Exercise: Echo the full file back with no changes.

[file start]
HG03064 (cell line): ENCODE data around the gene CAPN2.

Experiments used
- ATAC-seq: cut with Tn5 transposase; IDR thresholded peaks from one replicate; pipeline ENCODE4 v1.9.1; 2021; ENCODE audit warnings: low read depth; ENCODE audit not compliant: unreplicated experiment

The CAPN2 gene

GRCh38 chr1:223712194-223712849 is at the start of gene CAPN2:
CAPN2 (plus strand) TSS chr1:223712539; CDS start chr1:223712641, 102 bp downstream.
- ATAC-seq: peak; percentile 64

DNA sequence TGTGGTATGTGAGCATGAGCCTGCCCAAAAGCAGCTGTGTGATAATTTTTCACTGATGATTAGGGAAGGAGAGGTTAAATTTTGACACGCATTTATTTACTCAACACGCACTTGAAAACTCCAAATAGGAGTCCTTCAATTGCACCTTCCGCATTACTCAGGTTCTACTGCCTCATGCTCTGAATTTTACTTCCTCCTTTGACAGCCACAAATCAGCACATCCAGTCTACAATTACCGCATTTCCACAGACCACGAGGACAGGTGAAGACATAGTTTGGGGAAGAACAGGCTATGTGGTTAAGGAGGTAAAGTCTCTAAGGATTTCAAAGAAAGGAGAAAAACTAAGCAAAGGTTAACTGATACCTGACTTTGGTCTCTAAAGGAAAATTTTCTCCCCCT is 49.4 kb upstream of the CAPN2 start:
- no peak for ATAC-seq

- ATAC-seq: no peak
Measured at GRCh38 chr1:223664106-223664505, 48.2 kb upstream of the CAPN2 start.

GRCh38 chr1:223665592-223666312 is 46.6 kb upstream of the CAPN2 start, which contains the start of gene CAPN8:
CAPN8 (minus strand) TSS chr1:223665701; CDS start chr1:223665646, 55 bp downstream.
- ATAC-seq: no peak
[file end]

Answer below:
HG03064 (cell line): ENCODE data around the gene CAPN2.

Experiments used
- ATAC-seq: cut with Tn5 transposase; IDR thresholded peaks from one replicate; pipeline ENCODE4 v1.9.1; 2021; ENCODE audit warnings: low read depth; ENCODE audit not compliant: unreplicated experiment

The CAPN2 gene

GRCh38 chr1:223712194-223712849 is at the start of gene CAPN2:
CAPN2 (plus strand) TSS chr1:223712539; CDS start chr1:223712641, 102 bp downstream.
- ATAC-seq: peak; percentile 64

DNA sequence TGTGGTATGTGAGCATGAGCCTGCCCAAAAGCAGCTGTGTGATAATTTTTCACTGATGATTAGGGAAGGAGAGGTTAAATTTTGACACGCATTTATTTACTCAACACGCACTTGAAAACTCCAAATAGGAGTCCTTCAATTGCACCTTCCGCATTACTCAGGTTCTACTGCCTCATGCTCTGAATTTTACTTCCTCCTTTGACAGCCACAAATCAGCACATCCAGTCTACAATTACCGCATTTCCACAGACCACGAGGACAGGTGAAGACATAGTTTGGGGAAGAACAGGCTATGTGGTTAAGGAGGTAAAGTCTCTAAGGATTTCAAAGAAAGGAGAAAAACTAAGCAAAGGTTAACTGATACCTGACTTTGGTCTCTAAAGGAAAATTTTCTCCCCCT is 49.4 kb upstream of the CAPN2 start:
- no peak for ATAC-seq

- ATAC-seq: no peak
Measured at GRCh38 chr1:223664106-223664505, 48.2 kb upstream of the CAPN2 start.

GRCh38 chr1:223665592-223666312 is 46.6 kb upstream of the CAPN2 start, which contains the start of gene CAPN8:
CAPN8 (minus strand) TSS chr1:223665701; CDS start chr1:223665646, 55 bp downstream.
- ATAC-seq: no peak